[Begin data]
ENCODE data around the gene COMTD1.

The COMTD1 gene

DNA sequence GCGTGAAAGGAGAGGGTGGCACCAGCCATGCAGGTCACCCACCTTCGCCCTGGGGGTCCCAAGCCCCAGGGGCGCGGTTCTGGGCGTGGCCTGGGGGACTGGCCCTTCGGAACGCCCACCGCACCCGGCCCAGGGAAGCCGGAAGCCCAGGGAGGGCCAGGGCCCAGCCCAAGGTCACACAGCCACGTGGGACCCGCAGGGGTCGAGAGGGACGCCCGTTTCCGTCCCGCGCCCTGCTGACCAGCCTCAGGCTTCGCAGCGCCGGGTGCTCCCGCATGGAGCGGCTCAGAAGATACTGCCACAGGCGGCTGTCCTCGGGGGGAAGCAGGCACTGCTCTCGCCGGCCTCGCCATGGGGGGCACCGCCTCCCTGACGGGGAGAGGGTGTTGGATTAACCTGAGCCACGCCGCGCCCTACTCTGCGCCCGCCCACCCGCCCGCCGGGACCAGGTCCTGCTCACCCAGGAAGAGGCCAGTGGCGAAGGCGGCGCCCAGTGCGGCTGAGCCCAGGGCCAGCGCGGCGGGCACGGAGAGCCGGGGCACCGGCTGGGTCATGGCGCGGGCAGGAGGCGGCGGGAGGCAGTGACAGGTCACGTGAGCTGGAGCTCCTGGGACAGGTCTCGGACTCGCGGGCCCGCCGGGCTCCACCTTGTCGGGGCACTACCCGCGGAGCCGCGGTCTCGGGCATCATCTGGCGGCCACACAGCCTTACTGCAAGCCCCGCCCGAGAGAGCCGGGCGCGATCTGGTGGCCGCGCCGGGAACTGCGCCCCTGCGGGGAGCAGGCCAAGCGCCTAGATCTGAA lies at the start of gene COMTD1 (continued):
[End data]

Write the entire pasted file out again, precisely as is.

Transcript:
ENCODE data around the gene COMTD1.

The COMTD1 gene

DNA sequence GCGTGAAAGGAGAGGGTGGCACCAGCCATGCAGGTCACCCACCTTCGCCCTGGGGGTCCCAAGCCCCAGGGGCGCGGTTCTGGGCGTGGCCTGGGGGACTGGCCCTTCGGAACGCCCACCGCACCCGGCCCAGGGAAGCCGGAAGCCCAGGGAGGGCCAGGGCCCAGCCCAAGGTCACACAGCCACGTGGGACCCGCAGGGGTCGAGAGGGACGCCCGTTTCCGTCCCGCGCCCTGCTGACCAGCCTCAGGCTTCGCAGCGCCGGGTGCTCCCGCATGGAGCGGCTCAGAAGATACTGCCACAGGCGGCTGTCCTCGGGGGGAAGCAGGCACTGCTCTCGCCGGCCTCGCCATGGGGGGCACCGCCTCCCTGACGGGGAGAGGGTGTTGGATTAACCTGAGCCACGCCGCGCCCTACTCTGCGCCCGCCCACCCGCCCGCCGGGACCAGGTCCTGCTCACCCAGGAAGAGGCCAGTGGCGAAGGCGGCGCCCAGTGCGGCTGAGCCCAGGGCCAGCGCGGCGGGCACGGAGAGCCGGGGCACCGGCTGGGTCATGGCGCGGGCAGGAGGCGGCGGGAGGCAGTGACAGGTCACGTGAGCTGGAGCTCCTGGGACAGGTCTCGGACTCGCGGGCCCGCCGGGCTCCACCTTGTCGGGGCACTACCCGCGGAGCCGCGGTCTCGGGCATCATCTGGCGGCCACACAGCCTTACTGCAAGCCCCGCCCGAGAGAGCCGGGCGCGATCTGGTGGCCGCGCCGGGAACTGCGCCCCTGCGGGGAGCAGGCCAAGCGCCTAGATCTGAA lies at the start of gene COMTD1 (continued):